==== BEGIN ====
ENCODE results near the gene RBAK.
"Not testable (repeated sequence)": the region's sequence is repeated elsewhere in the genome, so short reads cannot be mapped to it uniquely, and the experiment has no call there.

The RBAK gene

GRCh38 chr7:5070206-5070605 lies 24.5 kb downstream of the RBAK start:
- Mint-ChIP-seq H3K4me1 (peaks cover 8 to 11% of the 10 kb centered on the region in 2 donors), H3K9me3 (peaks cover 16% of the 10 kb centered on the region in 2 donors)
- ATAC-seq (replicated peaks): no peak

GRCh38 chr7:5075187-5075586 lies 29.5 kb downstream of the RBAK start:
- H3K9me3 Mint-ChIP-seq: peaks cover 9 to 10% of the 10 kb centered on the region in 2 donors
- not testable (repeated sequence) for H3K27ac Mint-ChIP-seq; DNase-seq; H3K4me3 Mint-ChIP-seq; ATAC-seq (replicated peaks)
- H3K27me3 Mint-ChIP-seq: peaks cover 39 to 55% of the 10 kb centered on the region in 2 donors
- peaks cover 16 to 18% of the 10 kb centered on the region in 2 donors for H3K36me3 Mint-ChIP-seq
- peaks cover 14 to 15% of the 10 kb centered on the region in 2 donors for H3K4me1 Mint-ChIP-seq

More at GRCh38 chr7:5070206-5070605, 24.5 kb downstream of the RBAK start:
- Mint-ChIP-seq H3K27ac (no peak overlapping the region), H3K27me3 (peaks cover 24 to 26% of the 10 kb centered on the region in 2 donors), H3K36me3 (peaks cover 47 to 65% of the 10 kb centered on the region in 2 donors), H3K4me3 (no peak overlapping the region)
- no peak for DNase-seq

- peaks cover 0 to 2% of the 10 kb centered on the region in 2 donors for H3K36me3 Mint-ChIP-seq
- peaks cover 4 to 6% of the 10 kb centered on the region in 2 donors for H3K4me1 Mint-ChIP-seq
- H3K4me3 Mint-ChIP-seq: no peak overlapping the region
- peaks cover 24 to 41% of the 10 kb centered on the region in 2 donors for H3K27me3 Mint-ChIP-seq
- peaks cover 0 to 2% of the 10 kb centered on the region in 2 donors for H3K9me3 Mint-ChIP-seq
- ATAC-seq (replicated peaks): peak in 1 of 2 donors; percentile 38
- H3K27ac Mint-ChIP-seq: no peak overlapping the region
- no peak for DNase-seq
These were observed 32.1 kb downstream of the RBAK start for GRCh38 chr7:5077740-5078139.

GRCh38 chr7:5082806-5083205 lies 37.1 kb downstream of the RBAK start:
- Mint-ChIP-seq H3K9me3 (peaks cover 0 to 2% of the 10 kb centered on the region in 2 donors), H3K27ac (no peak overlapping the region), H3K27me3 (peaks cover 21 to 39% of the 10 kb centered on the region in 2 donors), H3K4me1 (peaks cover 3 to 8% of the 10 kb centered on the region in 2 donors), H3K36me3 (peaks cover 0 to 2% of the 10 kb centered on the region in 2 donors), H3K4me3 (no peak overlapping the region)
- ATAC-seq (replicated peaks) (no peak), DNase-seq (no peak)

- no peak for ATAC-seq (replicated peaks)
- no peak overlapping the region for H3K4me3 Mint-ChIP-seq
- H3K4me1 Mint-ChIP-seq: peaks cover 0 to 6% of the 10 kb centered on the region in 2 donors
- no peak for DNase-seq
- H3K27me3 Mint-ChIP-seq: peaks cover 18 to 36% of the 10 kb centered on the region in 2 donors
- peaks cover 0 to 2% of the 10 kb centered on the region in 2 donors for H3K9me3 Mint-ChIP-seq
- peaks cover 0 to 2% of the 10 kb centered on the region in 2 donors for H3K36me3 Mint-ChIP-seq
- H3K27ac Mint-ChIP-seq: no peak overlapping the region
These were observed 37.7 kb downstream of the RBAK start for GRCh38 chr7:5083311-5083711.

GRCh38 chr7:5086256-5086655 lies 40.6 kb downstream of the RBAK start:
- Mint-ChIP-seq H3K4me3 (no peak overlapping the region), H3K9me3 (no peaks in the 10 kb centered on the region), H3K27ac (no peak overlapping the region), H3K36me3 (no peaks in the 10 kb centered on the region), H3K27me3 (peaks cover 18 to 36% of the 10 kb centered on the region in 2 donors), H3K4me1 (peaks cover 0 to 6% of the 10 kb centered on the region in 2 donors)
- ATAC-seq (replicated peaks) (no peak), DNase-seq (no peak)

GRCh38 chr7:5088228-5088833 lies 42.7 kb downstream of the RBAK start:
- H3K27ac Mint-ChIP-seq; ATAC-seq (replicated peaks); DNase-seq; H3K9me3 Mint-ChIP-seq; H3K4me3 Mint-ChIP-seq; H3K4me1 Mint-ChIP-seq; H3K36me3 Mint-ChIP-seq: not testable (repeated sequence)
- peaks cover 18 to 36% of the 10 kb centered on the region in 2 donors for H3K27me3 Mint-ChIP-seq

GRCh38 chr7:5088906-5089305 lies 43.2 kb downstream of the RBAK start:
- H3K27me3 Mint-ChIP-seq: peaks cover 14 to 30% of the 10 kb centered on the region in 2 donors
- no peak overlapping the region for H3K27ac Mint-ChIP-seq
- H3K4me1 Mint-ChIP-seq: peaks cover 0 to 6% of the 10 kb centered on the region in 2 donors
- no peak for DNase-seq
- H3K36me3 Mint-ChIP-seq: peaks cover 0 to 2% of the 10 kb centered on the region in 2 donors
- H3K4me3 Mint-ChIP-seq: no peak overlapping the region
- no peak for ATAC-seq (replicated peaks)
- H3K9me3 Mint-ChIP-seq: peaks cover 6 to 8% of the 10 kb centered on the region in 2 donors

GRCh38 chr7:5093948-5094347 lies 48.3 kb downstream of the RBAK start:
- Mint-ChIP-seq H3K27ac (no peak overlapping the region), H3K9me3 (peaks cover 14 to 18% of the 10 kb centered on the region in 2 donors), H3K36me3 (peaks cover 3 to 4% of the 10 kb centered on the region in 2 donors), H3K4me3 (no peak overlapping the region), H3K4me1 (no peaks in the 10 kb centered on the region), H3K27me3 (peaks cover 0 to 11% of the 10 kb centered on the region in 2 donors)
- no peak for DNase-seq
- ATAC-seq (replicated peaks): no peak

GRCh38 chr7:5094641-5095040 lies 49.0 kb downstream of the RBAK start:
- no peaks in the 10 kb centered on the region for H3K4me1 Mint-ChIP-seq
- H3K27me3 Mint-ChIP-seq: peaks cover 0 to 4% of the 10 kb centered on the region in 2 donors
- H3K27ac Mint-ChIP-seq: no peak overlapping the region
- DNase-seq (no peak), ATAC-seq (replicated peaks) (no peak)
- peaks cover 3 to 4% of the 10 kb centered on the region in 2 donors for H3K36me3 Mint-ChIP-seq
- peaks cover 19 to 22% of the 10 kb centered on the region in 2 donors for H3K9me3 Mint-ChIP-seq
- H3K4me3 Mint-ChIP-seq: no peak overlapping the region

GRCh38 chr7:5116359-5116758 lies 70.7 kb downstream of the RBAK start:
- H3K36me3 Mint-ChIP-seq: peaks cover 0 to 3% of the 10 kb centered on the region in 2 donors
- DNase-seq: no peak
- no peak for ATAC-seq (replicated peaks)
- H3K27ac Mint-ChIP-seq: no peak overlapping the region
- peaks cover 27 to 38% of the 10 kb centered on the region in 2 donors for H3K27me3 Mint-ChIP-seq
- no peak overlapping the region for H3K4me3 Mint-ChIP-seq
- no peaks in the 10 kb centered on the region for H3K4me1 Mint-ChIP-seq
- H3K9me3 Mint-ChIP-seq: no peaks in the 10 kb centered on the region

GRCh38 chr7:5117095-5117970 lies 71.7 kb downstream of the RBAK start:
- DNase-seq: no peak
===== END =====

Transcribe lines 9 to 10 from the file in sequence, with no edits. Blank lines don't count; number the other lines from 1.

- not testable (repeated sequence) for H3K27ac Mint-ChIP-seq; DNase-seq; H3K4me3 Mint-ChIP-seq; ATAC-seq (replicated peaks)
- H3K27me3 Mint-ChIP-seq: peaks cover 39 to 55% of the 10 kb centered on the region in 2 donors